Archive for July, 2011

The cruelty known as “soring”

I know that this blog is normally about all things “birdlike”, however sometimes a story needs to be told.  There appeared in my inbox an email from a humane society about a movement to stop the cruel practice known as “soring”.  I am uninitiated in the ways of the horse show ring and know very little about breeds of horses, so the email got my interest.  Apparently, in show ring circles there is a horse – the Tennesse Walker.  Besides being a magnificant animal, it has long been the object of the cruel practice of “soring”.  The procedure involves wrapping the front hooves of the horse with a caustic solution, causing such anguish and pain that the horse can barely place its front hoofs on the ground. The ensuing “gait” of the horse becomes a “prance” where the horse raises the front hooves extremely off the ground and can barely return them without torture.  This “prance” is greatly valued in show circles…the higher and longer the hooves are held off the ground, the more exhubrant is the cheering crowd.  Another way to cause the horse to “prance” is to nail horseshoes on the front hooves, the horseshoes being filled with golf-balled sized inserts.  If you have ever tried to walk with a golf ball nailed into your instep…well, you get the idea.  More agony for the poor beast.  Yet another method of “soring” involves driving bolts into the horse’s front hooves. There exists in the archives a wonderful short film, produced by three senior girl scouts. The film explains in detail about “soring”.  The YouTube film is entitled  “Through My Eyes”.http://www.youtube.com/watch?v=kqFeYu1CrjU  The official definition of “soring” is…The deliberate causing/inflicting of pain to the front legs/hooves of horses to create an exaggerated high stepping gait.”  Many Tennessee Walking Horse shows have been cited with violations of this animal cruelty, yet the practice continues.  However, public outcry is being heard. Most recently, in April 2011 four men were indicted for the inhumane practice of “soring” at a Tennessee Walking Horse Show competition.  The “Friends of Sound Horses”, a non profit organization, is striving valiantly to educate the public on the inhumane practice of “soring”.  There is much yet to be done, as the following photos will attest.  This is the second, and hopefully the last blog about animal cruelty for the month.  It would make me a far happier blogger to not have any such stories to post.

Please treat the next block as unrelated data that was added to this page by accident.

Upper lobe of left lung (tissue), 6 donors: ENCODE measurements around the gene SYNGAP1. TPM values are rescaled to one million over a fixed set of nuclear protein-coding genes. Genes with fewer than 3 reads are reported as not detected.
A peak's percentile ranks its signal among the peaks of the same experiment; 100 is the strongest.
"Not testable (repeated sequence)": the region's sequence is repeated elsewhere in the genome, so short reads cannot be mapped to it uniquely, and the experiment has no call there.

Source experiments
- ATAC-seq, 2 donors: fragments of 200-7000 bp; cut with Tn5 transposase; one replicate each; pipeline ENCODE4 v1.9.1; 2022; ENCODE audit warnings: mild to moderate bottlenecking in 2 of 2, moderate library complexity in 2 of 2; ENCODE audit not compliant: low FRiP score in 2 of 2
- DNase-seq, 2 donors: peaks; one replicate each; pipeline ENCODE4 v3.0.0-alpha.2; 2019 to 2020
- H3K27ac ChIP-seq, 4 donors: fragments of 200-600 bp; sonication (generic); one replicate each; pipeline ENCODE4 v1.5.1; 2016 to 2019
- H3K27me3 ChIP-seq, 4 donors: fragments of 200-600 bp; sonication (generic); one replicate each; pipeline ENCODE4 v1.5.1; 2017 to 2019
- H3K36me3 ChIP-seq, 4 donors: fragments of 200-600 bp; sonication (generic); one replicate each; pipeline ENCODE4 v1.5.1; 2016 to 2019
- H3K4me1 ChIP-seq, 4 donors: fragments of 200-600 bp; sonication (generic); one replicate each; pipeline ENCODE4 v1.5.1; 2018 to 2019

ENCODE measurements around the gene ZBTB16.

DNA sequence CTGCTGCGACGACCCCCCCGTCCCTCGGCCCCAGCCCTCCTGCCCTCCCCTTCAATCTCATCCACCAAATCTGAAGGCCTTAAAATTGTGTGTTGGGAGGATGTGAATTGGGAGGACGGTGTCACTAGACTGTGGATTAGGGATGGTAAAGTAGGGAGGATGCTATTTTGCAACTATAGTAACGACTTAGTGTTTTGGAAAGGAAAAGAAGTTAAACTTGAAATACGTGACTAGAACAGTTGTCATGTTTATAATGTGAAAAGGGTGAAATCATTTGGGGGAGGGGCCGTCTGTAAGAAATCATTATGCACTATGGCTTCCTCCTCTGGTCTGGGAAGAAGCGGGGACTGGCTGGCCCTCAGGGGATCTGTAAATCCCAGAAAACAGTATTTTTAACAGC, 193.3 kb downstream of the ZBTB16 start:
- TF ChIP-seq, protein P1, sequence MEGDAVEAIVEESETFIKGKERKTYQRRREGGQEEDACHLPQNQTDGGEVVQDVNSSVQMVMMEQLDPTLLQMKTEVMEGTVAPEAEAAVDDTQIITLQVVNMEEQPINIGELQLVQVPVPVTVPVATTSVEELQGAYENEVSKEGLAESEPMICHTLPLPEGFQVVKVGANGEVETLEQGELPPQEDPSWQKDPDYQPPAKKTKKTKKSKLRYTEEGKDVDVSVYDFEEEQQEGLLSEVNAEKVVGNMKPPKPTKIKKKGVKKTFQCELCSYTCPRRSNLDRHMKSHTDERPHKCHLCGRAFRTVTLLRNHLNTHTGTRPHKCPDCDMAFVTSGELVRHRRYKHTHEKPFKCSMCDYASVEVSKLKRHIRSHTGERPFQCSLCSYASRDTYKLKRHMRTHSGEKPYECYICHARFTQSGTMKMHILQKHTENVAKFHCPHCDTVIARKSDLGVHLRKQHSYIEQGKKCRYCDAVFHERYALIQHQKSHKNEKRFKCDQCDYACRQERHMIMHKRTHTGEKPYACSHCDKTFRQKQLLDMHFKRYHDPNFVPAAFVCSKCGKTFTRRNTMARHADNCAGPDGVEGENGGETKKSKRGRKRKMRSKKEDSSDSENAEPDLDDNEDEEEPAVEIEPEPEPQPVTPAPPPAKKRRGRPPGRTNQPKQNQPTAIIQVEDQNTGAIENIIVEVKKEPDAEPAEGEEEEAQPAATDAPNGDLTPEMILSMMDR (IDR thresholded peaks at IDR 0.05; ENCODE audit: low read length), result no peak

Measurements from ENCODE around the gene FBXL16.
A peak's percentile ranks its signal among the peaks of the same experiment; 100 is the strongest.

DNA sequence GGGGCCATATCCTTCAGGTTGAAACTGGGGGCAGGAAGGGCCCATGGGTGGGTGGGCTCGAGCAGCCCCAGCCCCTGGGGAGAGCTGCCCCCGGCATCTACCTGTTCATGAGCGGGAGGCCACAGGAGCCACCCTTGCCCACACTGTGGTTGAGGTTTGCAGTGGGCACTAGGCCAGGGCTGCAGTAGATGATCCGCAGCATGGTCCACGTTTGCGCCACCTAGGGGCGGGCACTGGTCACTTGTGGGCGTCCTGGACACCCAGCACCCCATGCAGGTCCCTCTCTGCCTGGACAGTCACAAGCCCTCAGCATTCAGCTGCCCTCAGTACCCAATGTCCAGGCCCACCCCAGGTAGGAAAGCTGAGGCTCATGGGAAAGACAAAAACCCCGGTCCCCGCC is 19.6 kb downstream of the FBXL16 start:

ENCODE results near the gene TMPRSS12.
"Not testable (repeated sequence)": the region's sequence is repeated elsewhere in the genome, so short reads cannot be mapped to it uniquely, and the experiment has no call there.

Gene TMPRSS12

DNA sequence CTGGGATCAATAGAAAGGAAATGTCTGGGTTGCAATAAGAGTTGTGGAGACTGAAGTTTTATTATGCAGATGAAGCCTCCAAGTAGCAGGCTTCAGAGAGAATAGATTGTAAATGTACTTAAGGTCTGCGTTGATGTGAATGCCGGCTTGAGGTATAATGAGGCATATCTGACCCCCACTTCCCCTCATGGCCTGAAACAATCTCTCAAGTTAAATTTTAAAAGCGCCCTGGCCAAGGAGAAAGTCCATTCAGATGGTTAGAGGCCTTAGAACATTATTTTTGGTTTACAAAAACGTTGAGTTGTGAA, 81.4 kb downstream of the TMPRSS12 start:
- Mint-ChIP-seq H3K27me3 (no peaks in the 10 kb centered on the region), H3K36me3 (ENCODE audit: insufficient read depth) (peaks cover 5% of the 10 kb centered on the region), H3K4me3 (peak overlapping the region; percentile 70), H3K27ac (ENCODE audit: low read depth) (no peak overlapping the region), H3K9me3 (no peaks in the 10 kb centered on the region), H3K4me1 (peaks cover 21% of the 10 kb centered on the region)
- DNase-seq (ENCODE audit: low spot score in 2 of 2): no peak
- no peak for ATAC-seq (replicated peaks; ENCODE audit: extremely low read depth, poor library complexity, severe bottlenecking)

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Spray Painted Birds

On the whole, I try to keep this blog “reader friendly”, with stories of rescues and the wonderful work of our volunteers.  But, this story is not one of those, nor is the second post of today.  It is about animal cruelty.  I spent a few days wondering if I should even post the blogs and the accompanying photos.  They are nasty, cruel and show the worst side of people’s inhumanity to creatures.  This first blog is about birds….On Friday, July 22 an apartment building on Pecos and Cooper here in the East Valley of Arizona received a new coat of paint.  The company doing the painting used spray guns.  Sadly, their workers (or perhaps it was only one of their workers) spray painted the birds that perched on the apartment ledges.  How difficult, one wonders, could it have been to “shoo” the birds away.  Or perhaps the worker(s) thought it great fun to see a harmless bird brutalized with a spray gun.  One will never know what went on in the minds of the those employees.  But the results were birds coated with toxic paint.  One of our volunteers received the birds and took a photo.  It is not for the faint hearted.  The question that remains is “Why?”  Was no one with a human heart supervising the workers?  Could no one step forward and say “Stop!”. One can only contemplate that on judgement day the person who did this will stand before a higher authority and be asked…Why?  There will be no good answer.

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Gabriela and Peeper-A Rescue Story

Gabriela feeding her 'orphan"

Peeper the white wing dove

Peeper ready to join his dove family

On Memorial Day 2011 Gabriela, age 9, found a bird’s nest on the ground. In the nest was a dead mother and dead baby bird, but miraculously the second baby bird had survived.  The birds were white winged doves (a larger species of the mourning dove).  Gabriela convinced her parents that they could save the second baby and rehabilitate it for a return to the wild.  The family did their research and began preparations for the rescue.  They prepared a box with paper towels and warm light and placed the box atop a heating pad.